Today we celebrate one of Urdu literature’s most iconic poets, Mirza Asadullah Baig Khan, known in popular culture by many names, but most commonly as Ghalib (meaning conqueror).
Born in the Indian state of Uttar Pradesh, during the reign of Mughal Emperor Bahadur Shah, Ghalib showed a gift for language at an early age and was educated in Persian, Urdu, and Arabic.
His verse is characterized by a lingering sadness borne of a tumultuous and often tragic life — from being orphaned at an early age, to losing all of his seven children in their infancy, to the political upheaval that surrounded the fall of Mughal rule in India. He struggled financially, never holding a regular paying job but instead depending on patronage from royalty and more affluent friends.
But despite these hardships, Ghalib navigated his circumstances with wit, intellect, and an all-encompassing love for life. His contributions to Urdu poetry and prose were not fully appreciated in his lifetime, but his legacy has come to be widely celebrated, most particularly for his mastery of the Urdu ghazal (amatory poem).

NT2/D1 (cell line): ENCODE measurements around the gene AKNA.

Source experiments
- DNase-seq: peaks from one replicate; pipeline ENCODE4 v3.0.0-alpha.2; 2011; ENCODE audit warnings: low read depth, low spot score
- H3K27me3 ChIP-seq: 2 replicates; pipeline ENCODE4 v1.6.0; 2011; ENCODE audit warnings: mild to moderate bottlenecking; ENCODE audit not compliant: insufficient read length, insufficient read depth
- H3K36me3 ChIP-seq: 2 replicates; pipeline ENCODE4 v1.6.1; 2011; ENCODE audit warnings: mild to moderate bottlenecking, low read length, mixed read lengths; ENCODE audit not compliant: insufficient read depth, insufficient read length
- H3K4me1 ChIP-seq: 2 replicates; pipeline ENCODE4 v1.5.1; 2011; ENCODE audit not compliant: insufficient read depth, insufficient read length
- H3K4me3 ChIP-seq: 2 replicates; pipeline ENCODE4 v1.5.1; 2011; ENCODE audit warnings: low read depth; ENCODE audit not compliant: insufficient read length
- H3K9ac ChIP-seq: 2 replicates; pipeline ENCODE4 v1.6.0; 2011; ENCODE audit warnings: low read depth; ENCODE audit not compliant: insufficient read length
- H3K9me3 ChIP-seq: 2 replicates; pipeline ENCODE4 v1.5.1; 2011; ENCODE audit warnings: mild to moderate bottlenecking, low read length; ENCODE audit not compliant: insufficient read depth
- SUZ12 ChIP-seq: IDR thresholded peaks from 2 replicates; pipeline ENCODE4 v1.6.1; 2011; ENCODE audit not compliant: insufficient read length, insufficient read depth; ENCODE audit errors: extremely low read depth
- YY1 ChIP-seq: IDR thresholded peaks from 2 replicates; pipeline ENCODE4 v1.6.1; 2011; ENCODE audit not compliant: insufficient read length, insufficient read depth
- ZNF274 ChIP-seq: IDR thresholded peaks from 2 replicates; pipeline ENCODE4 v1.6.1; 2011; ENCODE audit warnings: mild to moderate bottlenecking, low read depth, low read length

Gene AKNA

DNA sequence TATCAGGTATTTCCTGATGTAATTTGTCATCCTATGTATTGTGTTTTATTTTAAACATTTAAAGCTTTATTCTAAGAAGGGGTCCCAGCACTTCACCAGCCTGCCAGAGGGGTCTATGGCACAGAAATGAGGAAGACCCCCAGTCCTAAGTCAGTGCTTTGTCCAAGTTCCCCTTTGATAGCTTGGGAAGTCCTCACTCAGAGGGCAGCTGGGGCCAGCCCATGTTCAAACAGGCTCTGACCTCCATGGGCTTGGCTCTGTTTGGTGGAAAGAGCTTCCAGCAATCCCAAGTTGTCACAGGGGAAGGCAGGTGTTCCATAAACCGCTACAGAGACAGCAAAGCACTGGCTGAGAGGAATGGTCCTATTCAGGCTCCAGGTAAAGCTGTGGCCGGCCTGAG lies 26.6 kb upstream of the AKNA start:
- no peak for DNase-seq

He is often quoted by scholars, historians and journalists.One of the most famous lines from his poetry is—
‘Hazaaron khwahishen aisi ke har khwahish pe dam nikle, Bohat niklay mere armaan, lekin phir bhi kam nikle (Thousands of desires, each worth dying for… many of them I have realised…yet I yearn for more.)’.
Google India while extolling the iconic personality, tweeted,
“Be it one or a thousand, no one gave words to ‘khwahishen’ like he could. #GoogleDoodle celebrates one of India’s greatest poets – #MirzaGhalib.”
The master poet died on February 15, 1869 at his haveli in Gali Qasim Jaan, Ballimaran in Old Delhi.The old house has been partly preserved as a memorial to him and is known as ‘Ghalib ki Haveli’. It is frequented by both locals and foreign tourists.
Irshad muqarar, Mirza!